Wednesday, January 16, 2008

Splash du Jour: Wednesday

INTERVIEWER:
You've said that many people misread literature.
Can you explain what you mean?
LAURENCE:
Misreading comes in when people are unable to see what's going on in a novel because they focus on the wrong things. I'm thinking of people who want to have my books banned, particularly The Diviners.
A lot of those people not only admit to the fact that they have not read the book, they are proud they have never read it. Their eyes are blind to everything except the few sexual passages and some of the so-called swear words.
That's a sad and tragic way of reading a book. That kind of reader doesn't want to read.
To put it in its broadest sense, the motives are not of love but of hate.
-- Margaret Laurence --

Have a great Wednesday!

5 comments:

Merisi said...

T: So increasing awareness is itself a political act.
LAURENCE: Yes, I think so. Otherwise I would not be writing novels.
...

T: You once wrote, "What I care about is trying to express something that, in fact, everybody knows but doesn't say." Do you think Canadians might be especially dishonest with themselves?
LAURENCE: No. When I said that, I didn't mean people who were being hypocritical. I was referring to people who experience lots of feelings in their lives but they are in some way inchoate. They aren't verbal people. This is part of what writers do. They speak for people who cannot speak for themselves.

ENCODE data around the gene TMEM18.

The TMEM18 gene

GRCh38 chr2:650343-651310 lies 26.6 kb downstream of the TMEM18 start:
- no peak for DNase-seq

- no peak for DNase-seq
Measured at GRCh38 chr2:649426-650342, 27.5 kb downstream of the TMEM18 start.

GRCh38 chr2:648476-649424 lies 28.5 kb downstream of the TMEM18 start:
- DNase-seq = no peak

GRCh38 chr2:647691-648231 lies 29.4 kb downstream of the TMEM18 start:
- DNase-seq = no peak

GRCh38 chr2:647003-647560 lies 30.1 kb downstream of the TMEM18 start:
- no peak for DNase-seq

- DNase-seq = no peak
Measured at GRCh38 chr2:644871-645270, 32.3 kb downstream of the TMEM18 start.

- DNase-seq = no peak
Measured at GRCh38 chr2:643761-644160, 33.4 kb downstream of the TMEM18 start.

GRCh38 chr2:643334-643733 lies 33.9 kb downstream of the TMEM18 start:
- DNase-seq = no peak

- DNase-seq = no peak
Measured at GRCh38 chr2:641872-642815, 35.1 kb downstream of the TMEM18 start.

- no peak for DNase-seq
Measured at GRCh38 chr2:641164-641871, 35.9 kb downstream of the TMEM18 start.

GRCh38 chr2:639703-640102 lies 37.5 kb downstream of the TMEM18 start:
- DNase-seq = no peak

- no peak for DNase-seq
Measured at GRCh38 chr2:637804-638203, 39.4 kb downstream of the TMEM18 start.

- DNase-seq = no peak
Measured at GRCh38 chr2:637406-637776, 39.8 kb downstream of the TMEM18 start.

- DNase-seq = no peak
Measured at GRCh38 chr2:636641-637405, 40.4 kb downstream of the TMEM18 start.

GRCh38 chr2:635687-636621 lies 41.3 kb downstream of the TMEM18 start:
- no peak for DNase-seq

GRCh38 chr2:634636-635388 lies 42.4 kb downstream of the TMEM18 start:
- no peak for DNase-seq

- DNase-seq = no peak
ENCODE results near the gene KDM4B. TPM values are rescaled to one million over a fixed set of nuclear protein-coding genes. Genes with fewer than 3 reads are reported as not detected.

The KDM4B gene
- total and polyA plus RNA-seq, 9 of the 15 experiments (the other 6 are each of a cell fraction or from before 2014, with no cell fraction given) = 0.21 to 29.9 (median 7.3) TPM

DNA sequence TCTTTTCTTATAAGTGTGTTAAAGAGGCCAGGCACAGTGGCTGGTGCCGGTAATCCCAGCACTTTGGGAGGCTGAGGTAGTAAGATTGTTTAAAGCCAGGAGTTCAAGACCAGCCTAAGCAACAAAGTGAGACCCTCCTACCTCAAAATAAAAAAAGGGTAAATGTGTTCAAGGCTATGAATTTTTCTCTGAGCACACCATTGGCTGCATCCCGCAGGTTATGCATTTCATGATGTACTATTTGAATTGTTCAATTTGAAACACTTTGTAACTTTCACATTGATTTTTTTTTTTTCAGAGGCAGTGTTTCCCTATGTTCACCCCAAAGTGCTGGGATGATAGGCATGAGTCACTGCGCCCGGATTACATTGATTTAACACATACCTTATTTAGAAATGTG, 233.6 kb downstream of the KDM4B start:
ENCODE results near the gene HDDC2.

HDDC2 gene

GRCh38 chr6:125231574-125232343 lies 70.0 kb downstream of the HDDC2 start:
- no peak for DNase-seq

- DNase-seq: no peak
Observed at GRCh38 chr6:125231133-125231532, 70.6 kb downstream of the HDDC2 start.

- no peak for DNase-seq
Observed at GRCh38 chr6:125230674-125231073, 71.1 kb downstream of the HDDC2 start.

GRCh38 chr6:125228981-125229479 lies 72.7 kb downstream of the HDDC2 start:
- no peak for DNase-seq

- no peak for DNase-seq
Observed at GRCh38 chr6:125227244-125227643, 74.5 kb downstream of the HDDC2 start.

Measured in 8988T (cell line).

....

Very interesting link and interview, Cip! Thank you. :-)

Anonymous said...

Merisi and cip,

Laurence's comment that writers "speak for people who cannot speak for themselves" reminded me of Frost's thoughts on the writer himself...for whom the composition process is a voyage of discovery. Of clarification.

In "The Figure a Poem Makes," Frost says that "For me the initial delight is in the surprise of remembering something I didn’t know I knew."

I guess sometimes we know things but we don't know we know them...or we know them in another, more lucid way when we take the time to write them down, shake them out, reassemble them.

It is an interesting link, cip.
Thanks.

cipriano said...

I just finished the book tonight, and I highly recommend it to all and sundry.

As that other Canadian "Margaret" icon [Atwood] said in the Afterword:
Re-reading A Jest of God yet again, I was cheered by how little it has dated. Some of the social customs and sexual constraints may have vanished, but the kinds of expectations placed on women, although in different costume, are still around -- perfect physical beauty, total self-confidence, angelic and selfless nurturing of one variety or another. What Rachel can offer us now as readers is something we still need to know: how to acknowledge our own human limitations, our own foolishness. How to say both No, and Yes.

Awesome book!

Stefanie said...

I'm reading Laurence's The Stone Angel right now and loving it.

cipriano said...

Stefanie, that is awesome. The Stone Angel, I mean!
I loved that book.
You are inspiring me to post my review of it here on the Puddle. I think I have never posted it before.
Cheers.
Happy Reading to you and your Reading Group.